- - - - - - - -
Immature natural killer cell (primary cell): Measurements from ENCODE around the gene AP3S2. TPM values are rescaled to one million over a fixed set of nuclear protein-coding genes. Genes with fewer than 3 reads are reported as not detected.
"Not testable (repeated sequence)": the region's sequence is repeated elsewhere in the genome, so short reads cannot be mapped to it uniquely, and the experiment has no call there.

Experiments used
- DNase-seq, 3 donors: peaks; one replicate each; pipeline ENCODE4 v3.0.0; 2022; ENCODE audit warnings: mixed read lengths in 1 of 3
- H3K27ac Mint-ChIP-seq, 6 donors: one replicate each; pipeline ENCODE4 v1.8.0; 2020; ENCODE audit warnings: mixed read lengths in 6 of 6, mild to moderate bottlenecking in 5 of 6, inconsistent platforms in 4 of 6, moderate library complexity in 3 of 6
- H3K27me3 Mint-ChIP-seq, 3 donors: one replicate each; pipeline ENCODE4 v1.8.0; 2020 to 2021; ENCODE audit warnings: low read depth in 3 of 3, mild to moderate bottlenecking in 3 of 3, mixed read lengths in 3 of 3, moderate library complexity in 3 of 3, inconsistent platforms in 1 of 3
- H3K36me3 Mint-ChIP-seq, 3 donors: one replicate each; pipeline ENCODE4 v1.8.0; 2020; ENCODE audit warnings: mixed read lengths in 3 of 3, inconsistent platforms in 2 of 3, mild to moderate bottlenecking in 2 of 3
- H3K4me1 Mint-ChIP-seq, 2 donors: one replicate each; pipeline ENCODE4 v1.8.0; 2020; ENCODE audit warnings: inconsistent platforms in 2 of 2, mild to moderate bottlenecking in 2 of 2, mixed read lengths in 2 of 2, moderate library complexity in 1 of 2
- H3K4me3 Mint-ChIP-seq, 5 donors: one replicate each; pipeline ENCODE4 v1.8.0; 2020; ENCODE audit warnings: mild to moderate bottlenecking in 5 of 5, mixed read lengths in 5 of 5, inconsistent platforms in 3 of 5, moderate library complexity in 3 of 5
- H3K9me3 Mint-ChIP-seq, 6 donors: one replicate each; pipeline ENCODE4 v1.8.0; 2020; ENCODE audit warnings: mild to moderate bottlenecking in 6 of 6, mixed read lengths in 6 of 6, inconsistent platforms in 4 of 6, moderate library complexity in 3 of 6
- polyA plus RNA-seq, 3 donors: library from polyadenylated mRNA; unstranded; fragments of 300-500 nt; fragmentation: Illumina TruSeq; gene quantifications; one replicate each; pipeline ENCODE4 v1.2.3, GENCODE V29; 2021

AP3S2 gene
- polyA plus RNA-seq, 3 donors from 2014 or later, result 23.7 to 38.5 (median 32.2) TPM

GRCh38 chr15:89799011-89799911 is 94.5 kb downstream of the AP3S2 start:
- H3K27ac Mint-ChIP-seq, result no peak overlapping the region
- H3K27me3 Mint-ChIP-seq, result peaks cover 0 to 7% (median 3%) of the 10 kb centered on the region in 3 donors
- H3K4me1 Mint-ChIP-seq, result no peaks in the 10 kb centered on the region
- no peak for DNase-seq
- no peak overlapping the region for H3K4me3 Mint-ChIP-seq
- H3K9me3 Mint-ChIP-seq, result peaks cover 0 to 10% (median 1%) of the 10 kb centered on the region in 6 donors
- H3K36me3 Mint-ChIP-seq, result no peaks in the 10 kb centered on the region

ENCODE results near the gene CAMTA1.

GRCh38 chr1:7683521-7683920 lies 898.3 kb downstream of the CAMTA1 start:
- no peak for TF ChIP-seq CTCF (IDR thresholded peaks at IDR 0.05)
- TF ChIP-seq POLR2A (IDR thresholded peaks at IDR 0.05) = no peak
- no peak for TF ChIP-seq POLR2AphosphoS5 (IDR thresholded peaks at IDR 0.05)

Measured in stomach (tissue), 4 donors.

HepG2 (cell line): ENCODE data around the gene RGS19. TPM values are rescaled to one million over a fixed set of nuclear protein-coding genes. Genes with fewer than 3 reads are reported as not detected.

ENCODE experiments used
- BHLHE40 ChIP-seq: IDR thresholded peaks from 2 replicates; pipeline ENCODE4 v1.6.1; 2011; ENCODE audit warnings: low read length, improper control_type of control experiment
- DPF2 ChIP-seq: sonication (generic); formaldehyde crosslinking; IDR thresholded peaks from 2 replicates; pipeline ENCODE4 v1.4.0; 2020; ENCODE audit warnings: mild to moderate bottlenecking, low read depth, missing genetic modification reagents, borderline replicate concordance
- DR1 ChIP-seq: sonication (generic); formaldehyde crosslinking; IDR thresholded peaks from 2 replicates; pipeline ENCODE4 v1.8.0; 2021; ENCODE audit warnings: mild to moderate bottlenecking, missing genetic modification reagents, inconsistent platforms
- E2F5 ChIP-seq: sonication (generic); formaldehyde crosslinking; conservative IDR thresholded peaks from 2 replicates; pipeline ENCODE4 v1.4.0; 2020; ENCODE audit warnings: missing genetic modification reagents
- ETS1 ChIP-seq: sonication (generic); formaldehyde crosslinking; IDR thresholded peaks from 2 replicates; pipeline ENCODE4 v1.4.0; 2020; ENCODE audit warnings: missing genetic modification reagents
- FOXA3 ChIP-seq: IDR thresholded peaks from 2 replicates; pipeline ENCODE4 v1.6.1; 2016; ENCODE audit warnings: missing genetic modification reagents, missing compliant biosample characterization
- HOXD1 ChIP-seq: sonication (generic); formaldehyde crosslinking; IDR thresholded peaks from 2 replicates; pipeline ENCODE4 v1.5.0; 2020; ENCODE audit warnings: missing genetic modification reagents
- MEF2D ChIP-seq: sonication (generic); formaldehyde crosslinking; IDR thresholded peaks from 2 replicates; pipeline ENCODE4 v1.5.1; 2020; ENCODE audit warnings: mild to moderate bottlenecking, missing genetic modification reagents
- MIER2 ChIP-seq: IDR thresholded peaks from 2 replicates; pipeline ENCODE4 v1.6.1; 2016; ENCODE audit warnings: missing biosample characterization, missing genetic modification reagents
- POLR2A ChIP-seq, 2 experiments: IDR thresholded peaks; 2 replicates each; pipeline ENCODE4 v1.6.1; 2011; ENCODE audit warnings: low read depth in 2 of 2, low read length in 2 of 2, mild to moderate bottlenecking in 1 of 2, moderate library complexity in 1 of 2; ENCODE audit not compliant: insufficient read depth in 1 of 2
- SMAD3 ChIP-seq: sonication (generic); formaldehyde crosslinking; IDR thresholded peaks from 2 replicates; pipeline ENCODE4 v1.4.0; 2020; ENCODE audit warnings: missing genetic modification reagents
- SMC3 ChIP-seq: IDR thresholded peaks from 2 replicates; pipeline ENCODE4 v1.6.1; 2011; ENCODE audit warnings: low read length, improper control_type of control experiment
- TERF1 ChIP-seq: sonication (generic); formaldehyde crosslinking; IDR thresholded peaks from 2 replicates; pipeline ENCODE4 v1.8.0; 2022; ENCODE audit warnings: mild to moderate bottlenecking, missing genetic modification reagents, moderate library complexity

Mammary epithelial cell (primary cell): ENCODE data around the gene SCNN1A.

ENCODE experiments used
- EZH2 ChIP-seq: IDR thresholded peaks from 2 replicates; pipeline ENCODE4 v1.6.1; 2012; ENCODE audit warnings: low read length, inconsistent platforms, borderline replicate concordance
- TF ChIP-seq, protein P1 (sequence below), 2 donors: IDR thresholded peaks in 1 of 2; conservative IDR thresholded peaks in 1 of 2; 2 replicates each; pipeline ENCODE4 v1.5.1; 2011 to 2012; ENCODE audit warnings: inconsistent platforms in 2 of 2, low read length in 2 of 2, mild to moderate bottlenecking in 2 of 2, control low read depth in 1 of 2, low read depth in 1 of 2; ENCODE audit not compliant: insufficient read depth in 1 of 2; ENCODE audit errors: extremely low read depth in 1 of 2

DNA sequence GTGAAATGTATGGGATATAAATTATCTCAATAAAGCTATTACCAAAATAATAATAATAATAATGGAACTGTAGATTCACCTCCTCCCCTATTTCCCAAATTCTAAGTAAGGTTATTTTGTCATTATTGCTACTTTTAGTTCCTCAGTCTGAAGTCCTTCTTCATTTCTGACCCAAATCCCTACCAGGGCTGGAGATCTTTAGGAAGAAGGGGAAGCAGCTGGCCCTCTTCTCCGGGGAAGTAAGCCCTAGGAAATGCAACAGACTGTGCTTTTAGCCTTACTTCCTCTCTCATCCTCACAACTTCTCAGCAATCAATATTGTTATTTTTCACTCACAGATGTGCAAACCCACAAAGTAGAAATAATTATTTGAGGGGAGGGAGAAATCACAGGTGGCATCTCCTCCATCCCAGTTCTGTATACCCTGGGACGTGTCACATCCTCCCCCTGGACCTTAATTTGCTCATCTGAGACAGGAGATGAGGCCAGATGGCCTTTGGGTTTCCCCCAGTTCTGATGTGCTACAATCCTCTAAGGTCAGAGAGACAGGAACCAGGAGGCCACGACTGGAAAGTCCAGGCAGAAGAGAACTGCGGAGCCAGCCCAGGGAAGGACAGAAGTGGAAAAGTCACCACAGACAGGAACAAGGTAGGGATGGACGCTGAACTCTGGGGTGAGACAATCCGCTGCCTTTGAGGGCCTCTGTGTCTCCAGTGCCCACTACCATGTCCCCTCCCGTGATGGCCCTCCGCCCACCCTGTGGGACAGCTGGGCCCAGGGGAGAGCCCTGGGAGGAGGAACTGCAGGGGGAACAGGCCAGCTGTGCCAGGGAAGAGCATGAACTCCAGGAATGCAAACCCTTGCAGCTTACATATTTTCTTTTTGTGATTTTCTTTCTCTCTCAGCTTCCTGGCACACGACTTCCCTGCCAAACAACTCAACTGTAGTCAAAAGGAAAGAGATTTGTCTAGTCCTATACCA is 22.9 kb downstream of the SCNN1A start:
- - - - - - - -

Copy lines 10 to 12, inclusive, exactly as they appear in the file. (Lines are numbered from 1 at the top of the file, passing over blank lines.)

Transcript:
- H3K9me3 Mint-ChIP-seq, 6 donors: one replicate each; pipeline ENCODE4 v1.8.0; 2020; ENCODE audit warnings: mild to moderate bottlenecking in 6 of 6, mixed read lengths in 6 of 6, inconsistent platforms in 4 of 6, moderate library complexity in 3 of 6
- polyA plus RNA-seq, 3 donors: library from polyadenylated mRNA; unstranded; fragments of 300-500 nt; fragmentation: Illumina TruSeq; gene quantifications; one replicate each; pipeline ENCODE4 v1.2.3, GENCODE V29; 2021

AP3S2 gene